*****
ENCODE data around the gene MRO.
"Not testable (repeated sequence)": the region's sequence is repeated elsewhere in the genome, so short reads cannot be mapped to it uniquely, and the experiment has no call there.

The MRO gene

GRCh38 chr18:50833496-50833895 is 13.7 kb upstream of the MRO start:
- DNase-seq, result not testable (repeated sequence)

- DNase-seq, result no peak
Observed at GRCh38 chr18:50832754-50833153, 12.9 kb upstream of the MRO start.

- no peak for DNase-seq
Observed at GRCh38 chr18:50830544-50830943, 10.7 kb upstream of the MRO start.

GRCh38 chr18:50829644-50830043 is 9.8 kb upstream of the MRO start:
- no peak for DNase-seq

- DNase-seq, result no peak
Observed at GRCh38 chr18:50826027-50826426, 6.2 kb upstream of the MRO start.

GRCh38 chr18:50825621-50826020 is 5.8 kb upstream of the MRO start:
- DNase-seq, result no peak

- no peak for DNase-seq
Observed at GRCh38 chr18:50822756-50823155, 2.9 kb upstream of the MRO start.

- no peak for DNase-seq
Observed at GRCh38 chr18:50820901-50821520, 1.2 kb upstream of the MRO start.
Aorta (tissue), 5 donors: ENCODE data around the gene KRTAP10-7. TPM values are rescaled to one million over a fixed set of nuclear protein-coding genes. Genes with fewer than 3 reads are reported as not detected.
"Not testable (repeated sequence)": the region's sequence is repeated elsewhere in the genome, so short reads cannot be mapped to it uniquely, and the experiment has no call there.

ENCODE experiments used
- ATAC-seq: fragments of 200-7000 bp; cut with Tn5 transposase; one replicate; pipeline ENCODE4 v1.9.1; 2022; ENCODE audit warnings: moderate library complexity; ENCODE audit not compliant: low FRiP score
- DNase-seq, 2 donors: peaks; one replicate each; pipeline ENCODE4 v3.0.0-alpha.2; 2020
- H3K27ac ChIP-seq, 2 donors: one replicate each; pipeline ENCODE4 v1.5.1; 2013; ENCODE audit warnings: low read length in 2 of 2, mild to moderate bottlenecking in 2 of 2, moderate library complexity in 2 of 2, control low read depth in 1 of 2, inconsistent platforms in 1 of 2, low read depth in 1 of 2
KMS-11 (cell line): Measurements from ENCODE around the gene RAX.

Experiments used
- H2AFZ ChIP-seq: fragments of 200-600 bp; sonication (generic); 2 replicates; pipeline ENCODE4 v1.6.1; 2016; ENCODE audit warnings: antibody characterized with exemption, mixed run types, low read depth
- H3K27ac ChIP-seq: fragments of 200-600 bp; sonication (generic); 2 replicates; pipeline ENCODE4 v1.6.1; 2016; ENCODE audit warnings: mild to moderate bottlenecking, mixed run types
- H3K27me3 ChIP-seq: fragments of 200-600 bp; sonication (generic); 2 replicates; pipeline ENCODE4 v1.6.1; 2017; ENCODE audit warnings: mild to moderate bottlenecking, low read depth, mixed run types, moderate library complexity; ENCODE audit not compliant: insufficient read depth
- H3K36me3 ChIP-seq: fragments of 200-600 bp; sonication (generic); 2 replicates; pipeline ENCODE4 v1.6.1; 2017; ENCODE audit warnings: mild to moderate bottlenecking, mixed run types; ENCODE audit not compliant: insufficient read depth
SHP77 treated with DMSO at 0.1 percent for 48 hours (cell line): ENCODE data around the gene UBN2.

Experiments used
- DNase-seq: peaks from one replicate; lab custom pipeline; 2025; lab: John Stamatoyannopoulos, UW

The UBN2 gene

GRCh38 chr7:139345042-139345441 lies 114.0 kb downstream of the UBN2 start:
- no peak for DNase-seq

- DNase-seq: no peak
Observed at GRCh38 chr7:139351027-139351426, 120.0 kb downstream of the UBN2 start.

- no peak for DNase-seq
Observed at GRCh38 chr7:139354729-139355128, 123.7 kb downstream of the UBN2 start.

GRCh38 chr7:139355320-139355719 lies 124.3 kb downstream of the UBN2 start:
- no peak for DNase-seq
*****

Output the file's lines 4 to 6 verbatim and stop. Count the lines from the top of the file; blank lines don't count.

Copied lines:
GRCh38 chr18:50833496-50833895 is 13.7 kb upstream of the MRO start:
- DNase-seq, result not testable (repeated sequence)

- DNase-seq, result no peak